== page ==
Ransomware operates by compromising a system, infecting it with malware and encrypting data using a private key, preventing users from accessing the system. Hackers then send a message demanding payment to provide the key and restore the user’s data. Weaponising ransomware with worm capabilities, i.e. EternalBlue, has given hackers the opportunity to maximize the damage as the malware spreads from system to system. When ransomware latches onto systems that contain valuable company data, the systems become inaccessible, effectively bringing business to a halt.

For any organisation, the breach of personal data can not only impact the bottom line, but it can also cause irreversible reputational damage.

To pay or not to pay

WannaCry and Petya/NotPetya represent the new normal of today’s sophisticated threat environment. And with ransomware now impacting the global community, organisations must grapple with whether to pay the ransom.

Unfortunately, there is no guarantee that an organisation, which has its data held hostage by cyber criminals, will get a decryption key by paying the ransom – after all you’re dealing with criminals.

Paying the ransom also further funds the criminals’ antics, validating the business model and encouraging repeat infections – a practice that doesn’t benefit anyone in the long run, except perhaps the criminals.

However, the debate as to whether to pay cyber ransom shouldn’t be the focus, given that these attacks can be preventable.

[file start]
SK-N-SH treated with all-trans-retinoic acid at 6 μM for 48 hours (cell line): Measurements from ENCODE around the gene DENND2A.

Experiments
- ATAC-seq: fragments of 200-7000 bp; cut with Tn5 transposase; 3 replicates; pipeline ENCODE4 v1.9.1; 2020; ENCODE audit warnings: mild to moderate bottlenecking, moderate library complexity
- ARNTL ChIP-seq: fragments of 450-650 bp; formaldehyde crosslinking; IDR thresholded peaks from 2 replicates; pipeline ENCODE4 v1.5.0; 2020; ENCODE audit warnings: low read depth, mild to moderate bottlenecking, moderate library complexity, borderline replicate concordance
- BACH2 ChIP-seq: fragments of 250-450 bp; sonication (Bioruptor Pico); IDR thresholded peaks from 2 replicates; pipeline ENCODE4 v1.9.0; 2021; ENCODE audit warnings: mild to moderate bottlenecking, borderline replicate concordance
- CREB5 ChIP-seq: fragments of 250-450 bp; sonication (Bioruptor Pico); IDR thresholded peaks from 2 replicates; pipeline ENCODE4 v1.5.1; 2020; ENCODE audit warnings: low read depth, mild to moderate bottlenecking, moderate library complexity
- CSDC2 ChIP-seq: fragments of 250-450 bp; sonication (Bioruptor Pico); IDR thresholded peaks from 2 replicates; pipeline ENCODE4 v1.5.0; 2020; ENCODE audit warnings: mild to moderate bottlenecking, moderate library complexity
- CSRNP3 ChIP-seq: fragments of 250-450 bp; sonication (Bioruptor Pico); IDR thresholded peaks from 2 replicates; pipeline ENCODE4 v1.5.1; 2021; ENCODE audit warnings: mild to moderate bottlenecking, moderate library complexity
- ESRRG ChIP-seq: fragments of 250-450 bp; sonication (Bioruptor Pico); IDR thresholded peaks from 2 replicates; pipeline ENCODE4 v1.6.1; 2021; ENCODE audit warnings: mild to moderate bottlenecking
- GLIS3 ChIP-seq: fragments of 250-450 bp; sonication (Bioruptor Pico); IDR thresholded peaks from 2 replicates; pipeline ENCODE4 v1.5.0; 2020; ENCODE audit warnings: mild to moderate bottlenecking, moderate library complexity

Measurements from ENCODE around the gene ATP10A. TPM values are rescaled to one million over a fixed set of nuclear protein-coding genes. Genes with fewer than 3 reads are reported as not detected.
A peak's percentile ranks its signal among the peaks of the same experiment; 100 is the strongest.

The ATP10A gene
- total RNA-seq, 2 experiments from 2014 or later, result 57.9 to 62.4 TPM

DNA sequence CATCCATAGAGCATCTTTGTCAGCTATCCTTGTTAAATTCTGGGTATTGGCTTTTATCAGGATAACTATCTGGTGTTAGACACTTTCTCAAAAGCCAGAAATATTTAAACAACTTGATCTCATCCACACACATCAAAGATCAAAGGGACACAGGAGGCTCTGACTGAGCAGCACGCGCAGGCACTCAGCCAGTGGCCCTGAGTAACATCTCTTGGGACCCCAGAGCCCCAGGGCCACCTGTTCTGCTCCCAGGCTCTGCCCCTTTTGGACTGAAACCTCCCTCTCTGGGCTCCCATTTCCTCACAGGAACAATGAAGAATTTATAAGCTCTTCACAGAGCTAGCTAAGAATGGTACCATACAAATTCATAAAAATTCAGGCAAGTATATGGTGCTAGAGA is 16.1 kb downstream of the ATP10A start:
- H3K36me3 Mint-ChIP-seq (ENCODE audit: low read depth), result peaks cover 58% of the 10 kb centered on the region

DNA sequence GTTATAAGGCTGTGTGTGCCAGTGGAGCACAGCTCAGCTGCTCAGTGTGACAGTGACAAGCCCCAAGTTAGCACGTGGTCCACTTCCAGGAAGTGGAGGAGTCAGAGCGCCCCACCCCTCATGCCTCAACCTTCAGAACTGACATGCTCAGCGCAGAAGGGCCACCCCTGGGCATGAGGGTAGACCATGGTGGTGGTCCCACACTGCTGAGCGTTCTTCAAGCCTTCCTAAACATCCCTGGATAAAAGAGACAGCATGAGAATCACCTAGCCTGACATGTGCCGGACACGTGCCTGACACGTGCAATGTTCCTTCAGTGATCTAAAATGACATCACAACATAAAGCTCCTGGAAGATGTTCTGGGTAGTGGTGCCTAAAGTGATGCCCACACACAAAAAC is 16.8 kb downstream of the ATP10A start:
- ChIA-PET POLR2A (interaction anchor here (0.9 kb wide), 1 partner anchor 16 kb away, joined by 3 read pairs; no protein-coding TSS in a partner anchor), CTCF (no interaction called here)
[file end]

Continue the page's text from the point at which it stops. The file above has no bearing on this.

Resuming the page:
Rather than a sophisticated attack or zero-day exploit, ransomware often takes advantage of well-known software vulnerabilities that organisations have failed to patch or update. The truth is attackers would much rather gain entry to the network by exploiting a known, but unpatched vulnerability, or a phishing email, because these techniques have a much higher return on investment.

But patching isn’t always that simple. Security teams can't control everything, and while it has become increasingly easy to deploy changes into environments, there are some mission-critical systems that can’t be updated with a click of a mouse or a simple script. For those systems that can’t be taken offline without disrupting business operations, security teams must implement compensating controls and make proper, risk-based decisions to mitigate the threat.

Cyber 101: Back to the basics

If we’re to leave ransomware in the past, organisations must get back to the basics, focusing on the foundations of strong cybersecurity.

To start, organisations need to implement security controls that prevent untrusted or unknown applications from being installed, while not impeding end-user productivity. This means security teams should use application whitelisting, blacklisting, dynamic listing, real-time privilege elevation and application reputation.

Organisations should also consider adopting the principle of least privilege, which gives privilege to users according to job necessities. In the event of an accidental link click or attachment opening that attempts to execute an application requiring elevated privileges (such as encrypting a hard drive, network share or folder), the user privileges would not allow those actions to be performed, stopping the attack immediately.

Even more important is end-user security training and awareness, backed by a solid understanding of attack methods used to gain information from users. Educating users on how to spot a phishing email and the dangers of sharing personal information and installing software from unknown sources can benefit them both at work and home.